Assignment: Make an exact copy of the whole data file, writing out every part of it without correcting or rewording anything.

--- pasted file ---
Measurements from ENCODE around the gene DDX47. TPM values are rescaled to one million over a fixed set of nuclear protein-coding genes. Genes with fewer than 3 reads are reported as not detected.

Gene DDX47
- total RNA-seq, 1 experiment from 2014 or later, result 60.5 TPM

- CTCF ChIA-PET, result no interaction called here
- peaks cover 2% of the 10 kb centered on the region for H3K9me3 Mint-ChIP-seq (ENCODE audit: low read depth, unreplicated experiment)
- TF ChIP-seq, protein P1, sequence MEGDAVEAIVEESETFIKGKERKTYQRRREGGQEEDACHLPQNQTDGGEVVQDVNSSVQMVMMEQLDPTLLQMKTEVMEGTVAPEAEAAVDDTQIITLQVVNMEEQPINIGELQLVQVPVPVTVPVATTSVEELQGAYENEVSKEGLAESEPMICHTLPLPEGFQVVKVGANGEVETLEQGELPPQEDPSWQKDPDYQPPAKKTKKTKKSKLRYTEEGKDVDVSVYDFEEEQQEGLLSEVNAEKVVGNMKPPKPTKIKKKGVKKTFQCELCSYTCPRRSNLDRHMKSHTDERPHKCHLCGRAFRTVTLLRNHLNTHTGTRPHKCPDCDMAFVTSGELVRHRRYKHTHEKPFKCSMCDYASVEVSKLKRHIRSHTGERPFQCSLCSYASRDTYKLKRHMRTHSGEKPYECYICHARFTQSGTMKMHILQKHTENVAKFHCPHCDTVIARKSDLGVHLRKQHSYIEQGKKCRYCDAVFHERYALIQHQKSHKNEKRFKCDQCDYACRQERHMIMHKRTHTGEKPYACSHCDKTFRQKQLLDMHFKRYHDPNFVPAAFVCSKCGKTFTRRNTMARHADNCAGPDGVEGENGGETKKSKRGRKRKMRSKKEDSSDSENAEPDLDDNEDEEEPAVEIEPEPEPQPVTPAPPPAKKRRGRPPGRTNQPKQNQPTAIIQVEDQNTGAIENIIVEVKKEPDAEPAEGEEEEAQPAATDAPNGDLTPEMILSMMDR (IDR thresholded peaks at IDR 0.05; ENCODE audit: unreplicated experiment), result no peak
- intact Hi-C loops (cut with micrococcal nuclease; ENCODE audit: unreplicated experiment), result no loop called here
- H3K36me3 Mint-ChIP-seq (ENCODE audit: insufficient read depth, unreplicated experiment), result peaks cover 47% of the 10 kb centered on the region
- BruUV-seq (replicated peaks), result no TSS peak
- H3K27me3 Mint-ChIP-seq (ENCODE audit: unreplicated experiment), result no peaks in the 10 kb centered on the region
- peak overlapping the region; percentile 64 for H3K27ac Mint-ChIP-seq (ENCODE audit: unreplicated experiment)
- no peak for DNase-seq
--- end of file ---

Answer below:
Measurements from ENCODE around the gene DDX47. TPM values are rescaled to one million over a fixed set of nuclear protein-coding genes. Genes with fewer than 3 reads are reported as not detected.

Gene DDX47
- total RNA-seq, 1 experiment from 2014 or later, result 60.5 TPM

- CTCF ChIA-PET, result no interaction called here
- peaks cover 2% of the 10 kb centered on the region for H3K9me3 Mint-ChIP-seq (ENCODE audit: low read depth, unreplicated experiment)
- TF ChIP-seq, protein P1, sequence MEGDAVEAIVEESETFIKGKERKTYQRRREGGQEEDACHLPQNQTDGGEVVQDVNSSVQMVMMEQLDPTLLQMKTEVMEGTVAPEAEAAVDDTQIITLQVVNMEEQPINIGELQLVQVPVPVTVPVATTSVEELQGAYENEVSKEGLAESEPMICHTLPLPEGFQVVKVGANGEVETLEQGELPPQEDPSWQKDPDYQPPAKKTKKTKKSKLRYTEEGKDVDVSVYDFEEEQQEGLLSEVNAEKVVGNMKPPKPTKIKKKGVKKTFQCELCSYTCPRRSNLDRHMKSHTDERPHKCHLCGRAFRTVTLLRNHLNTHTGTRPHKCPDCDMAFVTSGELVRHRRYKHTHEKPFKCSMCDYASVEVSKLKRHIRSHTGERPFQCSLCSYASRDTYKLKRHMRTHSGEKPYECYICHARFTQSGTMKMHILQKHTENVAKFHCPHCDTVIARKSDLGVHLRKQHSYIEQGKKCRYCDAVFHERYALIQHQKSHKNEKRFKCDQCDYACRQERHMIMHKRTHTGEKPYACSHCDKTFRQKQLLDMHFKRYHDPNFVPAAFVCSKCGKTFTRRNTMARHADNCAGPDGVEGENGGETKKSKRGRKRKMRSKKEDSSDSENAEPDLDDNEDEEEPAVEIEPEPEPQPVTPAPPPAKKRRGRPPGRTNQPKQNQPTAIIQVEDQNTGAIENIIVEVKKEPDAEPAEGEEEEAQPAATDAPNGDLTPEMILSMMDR (IDR thresholded peaks at IDR 0.05; ENCODE audit: unreplicated experiment), result no peak
- intact Hi-C loops (cut with micrococcal nuclease; ENCODE audit: unreplicated experiment), result no loop called here
- H3K36me3 Mint-ChIP-seq (ENCODE audit: insufficient read depth, unreplicated experiment), result peaks cover 47% of the 10 kb centered on the region
- BruUV-seq (replicated peaks), result no TSS peak
- H3K27me3 Mint-ChIP-seq (ENCODE audit: unreplicated experiment), result no peaks in the 10 kb centered on the region
- peak overlapping the region; percentile 64 for H3K27ac Mint-ChIP-seq (ENCODE audit: unreplicated experiment)
- no peak for DNase-seq